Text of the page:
Keep It Short


“Keep it short.” These were my instructions before praying at a recent gathering of faith leaders. While it is not unusual to be advised regarding the time constraints of an event or the page length for a presentation, this was the first time I had been told this about prayer. To be clear, it is not because I have a habit of “going long” and this was my first opportunity in front of this distinguished audience. Instead, there had been a change in the program and the keynote speaker needed to leave early.

Persons had come to hear him and I was being asked to accommodate his schedule. There had been presentations, remarks, song selections but now, time was running out. A planner walked over with this simple instruction regarding my role. She leaned over and said, “Keep it short.” I assured her that this was not an issue.

I delivered the prayer and as is custom, there was a holy hush. I had invited a response from God and since God had not been given the same instructions from the planner, the prayer time was extended. And apparently, the conversation continued after the event as attendees came up to me in tears to profess their need for this conversation. It seems my “little talk with Jesus” was not enough. They wanted God to say more.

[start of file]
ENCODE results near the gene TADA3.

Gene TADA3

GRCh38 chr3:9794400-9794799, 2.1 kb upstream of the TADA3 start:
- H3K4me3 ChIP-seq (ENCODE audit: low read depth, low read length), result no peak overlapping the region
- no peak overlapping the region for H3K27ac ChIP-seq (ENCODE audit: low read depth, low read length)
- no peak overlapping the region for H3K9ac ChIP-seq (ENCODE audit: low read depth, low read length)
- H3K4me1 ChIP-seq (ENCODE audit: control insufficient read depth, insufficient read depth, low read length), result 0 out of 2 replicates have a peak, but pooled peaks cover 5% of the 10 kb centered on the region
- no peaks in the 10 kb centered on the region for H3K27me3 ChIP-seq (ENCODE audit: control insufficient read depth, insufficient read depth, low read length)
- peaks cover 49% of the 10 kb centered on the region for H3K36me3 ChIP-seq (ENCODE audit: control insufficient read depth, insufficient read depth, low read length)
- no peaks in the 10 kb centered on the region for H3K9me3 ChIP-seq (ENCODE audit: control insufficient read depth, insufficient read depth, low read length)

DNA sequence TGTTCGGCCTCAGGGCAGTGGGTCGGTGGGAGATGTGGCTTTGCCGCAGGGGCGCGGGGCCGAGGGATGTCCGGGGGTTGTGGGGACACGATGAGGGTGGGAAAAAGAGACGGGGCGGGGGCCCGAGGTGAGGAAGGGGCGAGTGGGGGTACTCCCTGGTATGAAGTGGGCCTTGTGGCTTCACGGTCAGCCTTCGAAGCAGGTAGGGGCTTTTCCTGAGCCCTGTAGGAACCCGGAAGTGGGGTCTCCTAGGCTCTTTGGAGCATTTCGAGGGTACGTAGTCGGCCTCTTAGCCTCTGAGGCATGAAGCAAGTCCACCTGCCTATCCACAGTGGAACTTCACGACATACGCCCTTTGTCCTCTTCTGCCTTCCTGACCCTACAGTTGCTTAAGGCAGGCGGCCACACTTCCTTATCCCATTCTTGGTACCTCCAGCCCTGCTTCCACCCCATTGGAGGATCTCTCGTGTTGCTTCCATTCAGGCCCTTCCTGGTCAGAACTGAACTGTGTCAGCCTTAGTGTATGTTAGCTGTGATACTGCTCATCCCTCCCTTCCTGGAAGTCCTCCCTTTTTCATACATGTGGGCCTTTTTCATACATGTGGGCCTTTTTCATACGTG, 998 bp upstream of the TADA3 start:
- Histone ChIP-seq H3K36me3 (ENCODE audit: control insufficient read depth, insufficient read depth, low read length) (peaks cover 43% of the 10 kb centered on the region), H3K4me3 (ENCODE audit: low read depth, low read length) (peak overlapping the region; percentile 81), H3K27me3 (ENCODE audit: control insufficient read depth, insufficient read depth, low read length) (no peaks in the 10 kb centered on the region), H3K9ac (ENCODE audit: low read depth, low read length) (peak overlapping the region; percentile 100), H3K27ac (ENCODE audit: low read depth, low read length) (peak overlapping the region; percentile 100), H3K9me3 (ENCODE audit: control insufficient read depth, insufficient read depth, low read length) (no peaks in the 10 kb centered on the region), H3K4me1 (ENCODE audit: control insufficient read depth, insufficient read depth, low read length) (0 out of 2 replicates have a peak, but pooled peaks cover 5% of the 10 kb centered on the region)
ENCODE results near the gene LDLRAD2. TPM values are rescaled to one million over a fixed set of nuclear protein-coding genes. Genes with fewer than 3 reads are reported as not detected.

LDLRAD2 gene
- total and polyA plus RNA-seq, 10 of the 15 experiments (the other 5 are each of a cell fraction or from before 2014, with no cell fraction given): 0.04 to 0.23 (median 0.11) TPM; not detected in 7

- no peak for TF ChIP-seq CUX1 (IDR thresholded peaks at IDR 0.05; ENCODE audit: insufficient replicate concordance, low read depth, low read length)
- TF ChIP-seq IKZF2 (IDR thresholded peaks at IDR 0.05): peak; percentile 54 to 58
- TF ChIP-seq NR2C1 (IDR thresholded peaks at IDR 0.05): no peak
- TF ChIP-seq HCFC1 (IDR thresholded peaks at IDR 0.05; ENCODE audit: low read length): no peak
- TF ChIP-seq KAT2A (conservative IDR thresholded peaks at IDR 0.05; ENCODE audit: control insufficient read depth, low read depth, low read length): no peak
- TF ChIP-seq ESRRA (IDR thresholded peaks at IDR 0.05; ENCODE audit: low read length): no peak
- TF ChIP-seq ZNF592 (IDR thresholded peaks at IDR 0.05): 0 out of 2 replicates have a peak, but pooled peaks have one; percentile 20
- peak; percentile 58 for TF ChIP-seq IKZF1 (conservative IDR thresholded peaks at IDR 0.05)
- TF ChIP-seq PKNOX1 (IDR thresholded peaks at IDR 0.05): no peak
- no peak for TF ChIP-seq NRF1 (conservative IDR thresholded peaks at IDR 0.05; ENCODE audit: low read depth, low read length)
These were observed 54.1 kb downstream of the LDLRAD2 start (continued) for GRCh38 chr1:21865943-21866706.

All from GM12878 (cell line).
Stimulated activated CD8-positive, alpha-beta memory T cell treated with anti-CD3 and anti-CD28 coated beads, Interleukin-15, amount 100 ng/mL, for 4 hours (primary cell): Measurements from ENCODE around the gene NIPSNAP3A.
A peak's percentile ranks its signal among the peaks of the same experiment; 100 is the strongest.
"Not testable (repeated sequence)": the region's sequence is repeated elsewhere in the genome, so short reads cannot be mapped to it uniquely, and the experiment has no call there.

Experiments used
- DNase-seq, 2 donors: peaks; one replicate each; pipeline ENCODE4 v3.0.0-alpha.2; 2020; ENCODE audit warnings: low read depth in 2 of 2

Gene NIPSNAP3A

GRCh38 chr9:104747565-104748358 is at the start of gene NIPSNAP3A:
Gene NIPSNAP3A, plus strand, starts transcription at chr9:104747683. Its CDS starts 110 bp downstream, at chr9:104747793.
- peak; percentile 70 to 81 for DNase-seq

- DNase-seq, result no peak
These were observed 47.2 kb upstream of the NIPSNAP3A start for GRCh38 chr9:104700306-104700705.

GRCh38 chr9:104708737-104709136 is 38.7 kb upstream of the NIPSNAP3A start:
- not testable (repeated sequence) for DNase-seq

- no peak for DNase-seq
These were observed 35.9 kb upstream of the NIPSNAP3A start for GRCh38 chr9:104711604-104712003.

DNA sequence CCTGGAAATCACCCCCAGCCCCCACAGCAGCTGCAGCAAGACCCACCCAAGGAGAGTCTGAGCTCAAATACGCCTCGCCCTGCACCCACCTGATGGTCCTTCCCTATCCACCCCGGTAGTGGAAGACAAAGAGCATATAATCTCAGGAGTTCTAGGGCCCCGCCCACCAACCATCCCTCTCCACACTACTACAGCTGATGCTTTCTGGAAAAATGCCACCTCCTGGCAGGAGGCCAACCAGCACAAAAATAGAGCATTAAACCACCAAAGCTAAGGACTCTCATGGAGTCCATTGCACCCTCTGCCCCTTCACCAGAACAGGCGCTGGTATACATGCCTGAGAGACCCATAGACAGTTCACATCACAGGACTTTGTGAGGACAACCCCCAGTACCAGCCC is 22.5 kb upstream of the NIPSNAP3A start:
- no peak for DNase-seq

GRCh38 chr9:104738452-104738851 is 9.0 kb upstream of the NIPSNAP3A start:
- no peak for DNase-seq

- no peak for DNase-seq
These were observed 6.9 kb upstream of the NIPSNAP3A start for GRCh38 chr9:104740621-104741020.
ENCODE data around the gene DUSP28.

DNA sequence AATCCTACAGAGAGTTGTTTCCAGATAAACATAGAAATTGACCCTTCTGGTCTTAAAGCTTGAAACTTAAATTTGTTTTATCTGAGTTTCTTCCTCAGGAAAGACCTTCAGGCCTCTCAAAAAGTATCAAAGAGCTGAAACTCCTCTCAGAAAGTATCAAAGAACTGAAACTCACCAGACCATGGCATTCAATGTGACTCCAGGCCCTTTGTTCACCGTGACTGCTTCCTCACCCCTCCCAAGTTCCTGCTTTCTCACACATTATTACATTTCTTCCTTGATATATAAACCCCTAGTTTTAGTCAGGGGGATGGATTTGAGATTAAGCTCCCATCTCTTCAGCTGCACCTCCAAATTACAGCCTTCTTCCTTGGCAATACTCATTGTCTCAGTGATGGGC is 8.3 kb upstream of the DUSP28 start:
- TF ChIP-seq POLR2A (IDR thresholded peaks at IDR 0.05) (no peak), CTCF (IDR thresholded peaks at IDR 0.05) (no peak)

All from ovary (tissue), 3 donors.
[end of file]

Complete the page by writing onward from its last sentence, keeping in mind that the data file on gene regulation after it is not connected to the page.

But, this story is less about my experience and more about the reduced role of prayer in the lives of believers. With or without a keynote speaker, we frequently cut off conversations with God. We fill the one-sided conversation with our requests and needs, leaving no room for response. However, Eugene Peterson reminds us that not only does prayer not end when we are done speaking but it does not begin with us.

He writes in Working the Angles: The Shape of Pastoral Integrity, “Prayer is never the first word. It is always the second word. God has the first word. Prayer is answering speech; it is not primarily ‘address’ but ‘response.’”

Our prayer is a response; prayer is a reply—not to adversity, desires, needs, plans, or pain. Prayer is given in response to God. We speak to God because God first spoke to us. And God did not speak to fulfill a divine need or out of pain. God spoke out of love and I am so glad that God did not keep it short.

Reverend Starlette Thomas* is an associate pastor at Village Baptist Church in Bowie, Maryland and the Minister to Empower Congregations at the D.C. Baptist Convention. She writes on the social construct of race and the practice of faith at Her hobbies include reading, writing, and Starbucks.

Print Friendly, PDF & Email

Leave a Comment